PMID: 41413Aug 1, 1979

Neuroleptic-potentiating effect of alpha-methyl-p-tyrosine compared with haloperidol and placebo in a double-blind cross-over trial

Acta Psychiatrica Scandinavica
G MagelundD E Casey


The hypothesis that schizophrenia results from overactive dopaminergic influences suggests that reducing dopamine synthesis may increase the clinical effects of dopamine receptor blocking neuroleptic drugs. The neuroleptic potentiating role of alpha-methyl-paratyrosine (AMPT), a tyrosine hydroxylase inhibitor, was compared with haloperidol and placebo in a double-blind cross-over trial. Both AMPT and haloperidol increased the anti-schizophrenic effect of neuroleptic treatment in reduced dose compared with placebo (P less than 0.05), though two patients relapsed during the AMPT period. Both drugs slightly increased extrapyramidal symptoms, but the effect was greater with haloperidol. The limited antipsychotic effect and the potential for aggravating neurological symptoms suggest that the combination of AMPT and neuroleptics does not offer a superior advantage to treating schizophrenia. AMPT, however, may still be used as a research tool in elucidating pathogenetic mechanisms.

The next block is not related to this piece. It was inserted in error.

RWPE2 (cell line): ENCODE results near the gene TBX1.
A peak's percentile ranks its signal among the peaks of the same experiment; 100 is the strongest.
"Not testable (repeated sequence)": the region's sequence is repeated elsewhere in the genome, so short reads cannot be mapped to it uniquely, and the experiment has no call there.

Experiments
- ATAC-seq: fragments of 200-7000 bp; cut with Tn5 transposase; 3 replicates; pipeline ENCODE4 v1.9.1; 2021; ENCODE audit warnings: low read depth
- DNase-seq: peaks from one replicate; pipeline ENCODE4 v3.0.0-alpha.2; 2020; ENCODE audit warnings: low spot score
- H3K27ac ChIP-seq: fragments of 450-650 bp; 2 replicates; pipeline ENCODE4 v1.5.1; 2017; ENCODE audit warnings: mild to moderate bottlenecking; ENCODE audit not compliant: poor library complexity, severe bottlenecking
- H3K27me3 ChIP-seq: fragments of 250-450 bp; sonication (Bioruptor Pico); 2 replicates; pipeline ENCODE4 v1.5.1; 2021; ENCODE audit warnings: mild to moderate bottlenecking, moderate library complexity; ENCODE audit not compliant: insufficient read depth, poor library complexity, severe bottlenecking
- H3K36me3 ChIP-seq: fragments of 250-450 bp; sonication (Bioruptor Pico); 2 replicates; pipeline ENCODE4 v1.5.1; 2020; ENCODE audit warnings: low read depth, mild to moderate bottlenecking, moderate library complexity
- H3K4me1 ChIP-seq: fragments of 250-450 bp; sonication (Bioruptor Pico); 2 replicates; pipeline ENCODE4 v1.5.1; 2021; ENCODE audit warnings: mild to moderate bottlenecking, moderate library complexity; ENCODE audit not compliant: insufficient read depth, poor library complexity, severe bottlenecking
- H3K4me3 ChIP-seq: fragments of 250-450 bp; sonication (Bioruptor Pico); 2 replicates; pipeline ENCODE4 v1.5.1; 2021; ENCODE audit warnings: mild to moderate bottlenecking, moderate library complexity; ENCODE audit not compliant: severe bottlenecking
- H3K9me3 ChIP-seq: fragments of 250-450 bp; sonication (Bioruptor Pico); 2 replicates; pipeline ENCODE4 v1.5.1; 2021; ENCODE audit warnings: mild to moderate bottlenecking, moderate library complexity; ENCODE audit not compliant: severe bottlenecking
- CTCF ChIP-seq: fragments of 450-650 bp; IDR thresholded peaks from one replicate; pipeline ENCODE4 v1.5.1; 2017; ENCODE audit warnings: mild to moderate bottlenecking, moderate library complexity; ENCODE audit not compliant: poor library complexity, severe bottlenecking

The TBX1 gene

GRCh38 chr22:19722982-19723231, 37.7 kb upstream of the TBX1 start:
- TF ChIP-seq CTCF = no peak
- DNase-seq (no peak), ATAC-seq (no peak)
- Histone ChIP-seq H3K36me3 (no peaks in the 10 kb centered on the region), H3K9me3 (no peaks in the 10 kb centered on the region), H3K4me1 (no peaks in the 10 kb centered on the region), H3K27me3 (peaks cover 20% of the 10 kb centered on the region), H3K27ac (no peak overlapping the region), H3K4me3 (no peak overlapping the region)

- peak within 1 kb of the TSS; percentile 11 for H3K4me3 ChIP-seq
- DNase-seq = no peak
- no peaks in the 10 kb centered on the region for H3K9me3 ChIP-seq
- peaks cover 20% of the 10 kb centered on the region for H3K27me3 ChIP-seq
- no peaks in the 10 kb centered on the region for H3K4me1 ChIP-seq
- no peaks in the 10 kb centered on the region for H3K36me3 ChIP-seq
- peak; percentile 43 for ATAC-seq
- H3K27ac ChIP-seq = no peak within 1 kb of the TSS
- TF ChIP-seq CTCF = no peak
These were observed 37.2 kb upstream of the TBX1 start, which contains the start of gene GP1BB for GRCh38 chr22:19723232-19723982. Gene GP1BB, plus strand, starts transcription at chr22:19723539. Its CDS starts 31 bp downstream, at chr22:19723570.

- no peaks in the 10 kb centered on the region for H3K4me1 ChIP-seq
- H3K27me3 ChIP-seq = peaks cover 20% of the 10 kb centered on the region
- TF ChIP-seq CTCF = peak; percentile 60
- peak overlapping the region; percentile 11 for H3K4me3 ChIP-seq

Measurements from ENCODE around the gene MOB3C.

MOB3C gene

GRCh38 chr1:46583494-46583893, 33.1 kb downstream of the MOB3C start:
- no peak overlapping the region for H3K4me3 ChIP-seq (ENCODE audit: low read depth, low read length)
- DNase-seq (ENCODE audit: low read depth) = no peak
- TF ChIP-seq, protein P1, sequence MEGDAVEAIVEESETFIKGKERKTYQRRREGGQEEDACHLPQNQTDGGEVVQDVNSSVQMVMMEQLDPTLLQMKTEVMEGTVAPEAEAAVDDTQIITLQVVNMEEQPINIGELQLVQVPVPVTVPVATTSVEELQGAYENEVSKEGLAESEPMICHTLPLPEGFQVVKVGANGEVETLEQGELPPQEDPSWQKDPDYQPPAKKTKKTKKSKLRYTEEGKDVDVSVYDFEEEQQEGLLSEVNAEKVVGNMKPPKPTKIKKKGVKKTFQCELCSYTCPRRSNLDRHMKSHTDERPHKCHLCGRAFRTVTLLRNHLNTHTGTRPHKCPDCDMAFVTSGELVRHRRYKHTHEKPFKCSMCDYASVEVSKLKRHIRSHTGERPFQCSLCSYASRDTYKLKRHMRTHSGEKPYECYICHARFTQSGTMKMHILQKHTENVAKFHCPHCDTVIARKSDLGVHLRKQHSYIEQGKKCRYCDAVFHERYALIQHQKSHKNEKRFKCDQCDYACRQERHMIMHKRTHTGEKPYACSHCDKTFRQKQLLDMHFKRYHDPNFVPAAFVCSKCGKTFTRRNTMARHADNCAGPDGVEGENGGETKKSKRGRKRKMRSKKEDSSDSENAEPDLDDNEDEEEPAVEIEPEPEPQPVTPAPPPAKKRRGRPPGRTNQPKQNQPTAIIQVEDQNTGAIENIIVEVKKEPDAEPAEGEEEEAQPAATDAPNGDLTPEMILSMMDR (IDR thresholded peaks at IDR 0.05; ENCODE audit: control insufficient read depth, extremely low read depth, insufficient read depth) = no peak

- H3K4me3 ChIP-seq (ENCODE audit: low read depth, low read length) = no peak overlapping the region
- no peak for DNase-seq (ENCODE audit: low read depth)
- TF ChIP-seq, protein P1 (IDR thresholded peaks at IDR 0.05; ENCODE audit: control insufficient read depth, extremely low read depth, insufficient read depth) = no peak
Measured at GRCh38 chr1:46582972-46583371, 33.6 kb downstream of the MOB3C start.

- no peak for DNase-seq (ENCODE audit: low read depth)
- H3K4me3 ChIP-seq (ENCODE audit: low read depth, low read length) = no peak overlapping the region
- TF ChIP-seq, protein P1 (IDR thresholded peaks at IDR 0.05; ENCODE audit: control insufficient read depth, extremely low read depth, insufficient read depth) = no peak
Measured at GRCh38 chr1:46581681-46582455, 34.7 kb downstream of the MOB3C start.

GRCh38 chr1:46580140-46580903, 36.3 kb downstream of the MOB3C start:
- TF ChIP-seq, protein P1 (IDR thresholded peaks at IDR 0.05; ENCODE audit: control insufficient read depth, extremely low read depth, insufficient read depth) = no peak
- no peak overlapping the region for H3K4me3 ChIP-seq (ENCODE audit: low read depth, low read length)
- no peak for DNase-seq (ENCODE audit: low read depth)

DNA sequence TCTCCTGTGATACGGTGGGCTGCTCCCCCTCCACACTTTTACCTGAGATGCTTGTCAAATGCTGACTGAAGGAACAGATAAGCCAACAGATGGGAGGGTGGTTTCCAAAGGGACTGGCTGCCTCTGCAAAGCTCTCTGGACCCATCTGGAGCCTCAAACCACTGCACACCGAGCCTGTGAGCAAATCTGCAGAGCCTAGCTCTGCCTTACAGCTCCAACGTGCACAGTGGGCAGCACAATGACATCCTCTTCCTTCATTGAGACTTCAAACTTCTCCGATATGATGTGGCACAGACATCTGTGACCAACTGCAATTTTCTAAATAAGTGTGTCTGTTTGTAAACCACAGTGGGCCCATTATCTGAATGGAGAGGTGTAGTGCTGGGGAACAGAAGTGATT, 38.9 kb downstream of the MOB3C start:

Jun 20, 2019·Frontiers in Psychiatry·Davide AmatoAndreas Heinz
Nov 19, 2013·The Cochrane Database of Systematic Reviews·Clive E AdamsStephen Lawrie

Related Concepts

Antipsychotic Effect
Neurologic Manifestations
Assay OF Haloperidol
Extrapyramidal Sign
Antipsychotic Agents
Drug Evaluation
Deficiency of acetyl-CoA Acetyltransferase
Dopamine Receptor

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